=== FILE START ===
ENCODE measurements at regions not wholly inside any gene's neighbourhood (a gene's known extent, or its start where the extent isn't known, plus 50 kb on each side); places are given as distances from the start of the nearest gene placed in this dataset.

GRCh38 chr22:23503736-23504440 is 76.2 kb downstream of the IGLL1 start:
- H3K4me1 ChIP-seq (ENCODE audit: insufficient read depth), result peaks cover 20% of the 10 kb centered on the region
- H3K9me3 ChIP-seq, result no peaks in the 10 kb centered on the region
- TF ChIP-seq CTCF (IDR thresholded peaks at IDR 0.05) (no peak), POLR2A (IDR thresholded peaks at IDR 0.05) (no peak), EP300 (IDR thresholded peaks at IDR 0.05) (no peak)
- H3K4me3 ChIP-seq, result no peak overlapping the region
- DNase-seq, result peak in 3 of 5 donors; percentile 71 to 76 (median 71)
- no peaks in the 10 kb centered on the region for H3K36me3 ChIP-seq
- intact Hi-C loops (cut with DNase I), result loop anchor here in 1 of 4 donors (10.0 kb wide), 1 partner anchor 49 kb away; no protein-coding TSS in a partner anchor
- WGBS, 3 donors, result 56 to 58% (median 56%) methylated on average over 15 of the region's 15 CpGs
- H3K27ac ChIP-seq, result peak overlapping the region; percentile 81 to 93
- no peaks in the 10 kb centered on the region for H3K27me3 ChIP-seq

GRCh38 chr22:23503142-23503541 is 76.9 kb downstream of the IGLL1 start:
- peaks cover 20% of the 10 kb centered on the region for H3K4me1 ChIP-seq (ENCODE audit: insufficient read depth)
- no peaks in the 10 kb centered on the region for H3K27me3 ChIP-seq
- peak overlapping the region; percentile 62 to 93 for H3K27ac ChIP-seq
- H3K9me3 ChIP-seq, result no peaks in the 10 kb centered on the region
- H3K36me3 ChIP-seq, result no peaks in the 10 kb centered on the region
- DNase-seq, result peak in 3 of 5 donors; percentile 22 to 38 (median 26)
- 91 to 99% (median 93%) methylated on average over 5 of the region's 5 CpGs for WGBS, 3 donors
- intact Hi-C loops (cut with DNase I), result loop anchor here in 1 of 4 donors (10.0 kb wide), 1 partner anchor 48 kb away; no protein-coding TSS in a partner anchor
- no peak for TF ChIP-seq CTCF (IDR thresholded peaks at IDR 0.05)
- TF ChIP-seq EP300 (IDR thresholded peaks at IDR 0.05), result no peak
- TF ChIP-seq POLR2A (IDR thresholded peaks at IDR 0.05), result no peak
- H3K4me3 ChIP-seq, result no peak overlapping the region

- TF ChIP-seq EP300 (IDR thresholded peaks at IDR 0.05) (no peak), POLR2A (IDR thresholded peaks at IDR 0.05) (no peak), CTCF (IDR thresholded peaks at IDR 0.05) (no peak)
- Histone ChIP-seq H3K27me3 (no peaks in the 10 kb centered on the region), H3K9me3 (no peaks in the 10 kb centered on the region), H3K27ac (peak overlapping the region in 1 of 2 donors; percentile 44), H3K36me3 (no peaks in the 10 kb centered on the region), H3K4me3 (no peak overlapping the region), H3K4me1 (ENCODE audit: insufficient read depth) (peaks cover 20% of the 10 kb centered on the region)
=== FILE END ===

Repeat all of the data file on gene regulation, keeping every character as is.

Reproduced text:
ENCODE measurements at regions not wholly inside any gene's neighbourhood (a gene's known extent, or its start where the extent isn't known, plus 50 kb on each side); places are given as distances from the start of the nearest gene placed in this dataset.

GRCh38 chr22:23503736-23504440 is 76.2 kb downstream of the IGLL1 start:
- H3K4me1 ChIP-seq (ENCODE audit: insufficient read depth), result peaks cover 20% of the 10 kb centered on the region
- H3K9me3 ChIP-seq, result no peaks in the 10 kb centered on the region
- TF ChIP-seq CTCF (IDR thresholded peaks at IDR 0.05) (no peak), POLR2A (IDR thresholded peaks at IDR 0.05) (no peak), EP300 (IDR thresholded peaks at IDR 0.05) (no peak)
- H3K4me3 ChIP-seq, result no peak overlapping the region
- DNase-seq, result peak in 3 of 5 donors; percentile 71 to 76 (median 71)
- no peaks in the 10 kb centered on the region for H3K36me3 ChIP-seq
- intact Hi-C loops (cut with DNase I), result loop anchor here in 1 of 4 donors (10.0 kb wide), 1 partner anchor 49 kb away; no protein-coding TSS in a partner anchor
- WGBS, 3 donors, result 56 to 58% (median 56%) methylated on average over 15 of the region's 15 CpGs
- H3K27ac ChIP-seq, result peak overlapping the region; percentile 81 to 93
- no peaks in the 10 kb centered on the region for H3K27me3 ChIP-seq

GRCh38 chr22:23503142-23503541 is 76.9 kb downstream of the IGLL1 start:
- peaks cover 20% of the 10 kb centered on the region for H3K4me1 ChIP-seq (ENCODE audit: insufficient read depth)
- no peaks in the 10 kb centered on the region for H3K27me3 ChIP-seq
- peak overlapping the region; percentile 62 to 93 for H3K27ac ChIP-seq
- H3K9me3 ChIP-seq, result no peaks in the 10 kb centered on the region
- H3K36me3 ChIP-seq, result no peaks in the 10 kb centered on the region
- DNase-seq, result peak in 3 of 5 donors; percentile 22 to 38 (median 26)
- 91 to 99% (median 93%) methylated on average over 5 of the region's 5 CpGs for WGBS, 3 donors
- intact Hi-C loops (cut with DNase I), result loop anchor here in 1 of 4 donors (10.0 kb wide), 1 partner anchor 48 kb away; no protein-coding TSS in a partner anchor
- no peak for TF ChIP-seq CTCF (IDR thresholded peaks at IDR 0.05)
- TF ChIP-seq EP300 (IDR thresholded peaks at IDR 0.05), result no peak
- TF ChIP-seq POLR2A (IDR thresholded peaks at IDR 0.05), result no peak
- H3K4me3 ChIP-seq, result no peak overlapping the region

- TF ChIP-seq EP300 (IDR thresholded peaks at IDR 0.05) (no peak), POLR2A (IDR thresholded peaks at IDR 0.05) (no peak), CTCF (IDR thresholded peaks at IDR 0.05) (no peak)
- Histone ChIP-seq H3K27me3 (no peaks in the 10 kb centered on the region), H3K9me3 (no peaks in the 10 kb centered on the region), H3K27ac (peak overlapping the region in 1 of 2 donors; percentile 44), H3K36me3 (no peaks in the 10 kb centered on the region), H3K4me3 (no peak overlapping the region), H3K4me1 (ENCODE audit: insufficient read depth) (peaks cover 20% of the 10 kb centered on the region)